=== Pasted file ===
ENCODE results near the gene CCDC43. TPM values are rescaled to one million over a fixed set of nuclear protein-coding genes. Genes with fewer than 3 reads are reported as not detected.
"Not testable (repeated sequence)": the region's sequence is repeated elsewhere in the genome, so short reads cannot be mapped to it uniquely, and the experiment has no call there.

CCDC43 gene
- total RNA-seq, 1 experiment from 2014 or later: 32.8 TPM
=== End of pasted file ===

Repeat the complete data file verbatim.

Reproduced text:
ENCODE results near the gene CCDC43. TPM values are rescaled to one million over a fixed set of nuclear protein-coding genes. Genes with fewer than 3 reads are reported as not detected.
"Not testable (repeated sequence)": the region's sequence is repeated elsewhere in the genome, so short reads cannot be mapped to it uniquely, and the experiment has no call there.

CCDC43 gene
- total RNA-seq, 1 experiment from 2014 or later: 32.8 TPM